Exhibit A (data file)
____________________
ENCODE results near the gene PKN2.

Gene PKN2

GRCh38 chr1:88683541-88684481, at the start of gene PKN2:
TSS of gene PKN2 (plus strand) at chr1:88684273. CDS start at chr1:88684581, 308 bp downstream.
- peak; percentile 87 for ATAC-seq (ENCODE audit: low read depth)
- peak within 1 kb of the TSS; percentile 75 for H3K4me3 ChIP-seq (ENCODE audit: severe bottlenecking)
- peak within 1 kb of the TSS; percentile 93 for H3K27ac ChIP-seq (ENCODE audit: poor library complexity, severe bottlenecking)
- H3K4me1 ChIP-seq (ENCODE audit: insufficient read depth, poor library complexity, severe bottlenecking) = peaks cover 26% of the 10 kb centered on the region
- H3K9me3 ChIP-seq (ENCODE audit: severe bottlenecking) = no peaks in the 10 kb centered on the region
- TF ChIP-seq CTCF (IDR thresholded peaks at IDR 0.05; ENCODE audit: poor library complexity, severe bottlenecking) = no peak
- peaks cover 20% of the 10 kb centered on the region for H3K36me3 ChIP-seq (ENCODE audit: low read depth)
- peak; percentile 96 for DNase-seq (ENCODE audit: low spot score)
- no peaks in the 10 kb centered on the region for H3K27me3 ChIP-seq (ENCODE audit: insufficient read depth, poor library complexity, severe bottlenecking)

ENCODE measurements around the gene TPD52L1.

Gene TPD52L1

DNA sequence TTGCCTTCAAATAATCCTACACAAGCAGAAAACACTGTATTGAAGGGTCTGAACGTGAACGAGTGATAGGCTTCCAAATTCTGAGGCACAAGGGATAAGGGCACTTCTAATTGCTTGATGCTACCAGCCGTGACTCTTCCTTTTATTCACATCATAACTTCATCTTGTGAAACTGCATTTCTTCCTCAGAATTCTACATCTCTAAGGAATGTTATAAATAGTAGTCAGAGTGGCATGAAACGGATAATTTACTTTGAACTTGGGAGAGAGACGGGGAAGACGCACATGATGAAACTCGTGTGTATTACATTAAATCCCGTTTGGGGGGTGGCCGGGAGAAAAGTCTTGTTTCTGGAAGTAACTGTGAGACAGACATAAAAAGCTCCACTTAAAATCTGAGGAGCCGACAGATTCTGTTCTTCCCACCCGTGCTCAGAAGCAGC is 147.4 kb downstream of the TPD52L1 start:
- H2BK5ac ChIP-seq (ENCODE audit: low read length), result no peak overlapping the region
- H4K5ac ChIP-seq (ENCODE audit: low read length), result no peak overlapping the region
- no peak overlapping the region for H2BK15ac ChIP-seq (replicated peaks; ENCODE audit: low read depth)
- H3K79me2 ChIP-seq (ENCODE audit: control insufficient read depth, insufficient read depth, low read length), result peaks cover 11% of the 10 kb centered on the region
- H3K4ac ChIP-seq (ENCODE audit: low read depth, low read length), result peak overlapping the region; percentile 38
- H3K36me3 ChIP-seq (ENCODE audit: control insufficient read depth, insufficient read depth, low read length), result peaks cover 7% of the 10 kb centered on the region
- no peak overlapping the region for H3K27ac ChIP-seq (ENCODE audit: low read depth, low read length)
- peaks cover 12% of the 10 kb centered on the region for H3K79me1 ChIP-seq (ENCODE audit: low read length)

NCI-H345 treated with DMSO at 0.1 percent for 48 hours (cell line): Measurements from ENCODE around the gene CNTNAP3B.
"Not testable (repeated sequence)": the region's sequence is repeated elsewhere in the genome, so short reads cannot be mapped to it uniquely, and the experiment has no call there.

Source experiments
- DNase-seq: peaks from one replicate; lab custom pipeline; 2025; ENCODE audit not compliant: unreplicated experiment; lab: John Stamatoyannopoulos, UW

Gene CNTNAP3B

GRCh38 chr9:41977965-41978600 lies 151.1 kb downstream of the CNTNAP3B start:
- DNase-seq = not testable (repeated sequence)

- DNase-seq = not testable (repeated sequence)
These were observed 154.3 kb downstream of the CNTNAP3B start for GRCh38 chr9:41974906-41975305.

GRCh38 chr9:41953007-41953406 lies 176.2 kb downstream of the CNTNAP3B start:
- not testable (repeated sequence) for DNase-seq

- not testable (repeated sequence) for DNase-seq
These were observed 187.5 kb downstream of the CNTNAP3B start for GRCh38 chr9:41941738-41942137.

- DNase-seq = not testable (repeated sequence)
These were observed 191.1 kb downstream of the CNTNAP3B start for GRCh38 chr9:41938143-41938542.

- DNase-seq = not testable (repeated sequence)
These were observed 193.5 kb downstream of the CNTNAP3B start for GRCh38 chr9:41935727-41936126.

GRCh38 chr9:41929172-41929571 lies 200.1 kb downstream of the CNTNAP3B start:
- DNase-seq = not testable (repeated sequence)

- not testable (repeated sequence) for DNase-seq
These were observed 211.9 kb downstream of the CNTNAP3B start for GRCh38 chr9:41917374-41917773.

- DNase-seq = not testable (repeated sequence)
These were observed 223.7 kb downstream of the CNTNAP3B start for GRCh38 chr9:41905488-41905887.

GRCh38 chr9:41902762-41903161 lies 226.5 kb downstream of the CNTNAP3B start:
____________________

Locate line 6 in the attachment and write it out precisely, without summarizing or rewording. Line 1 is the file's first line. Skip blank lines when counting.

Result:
- peak within 1 kb of the TSS; percentile 75 for H3K4me3 ChIP-seq (ENCODE audit: severe bottlenecking)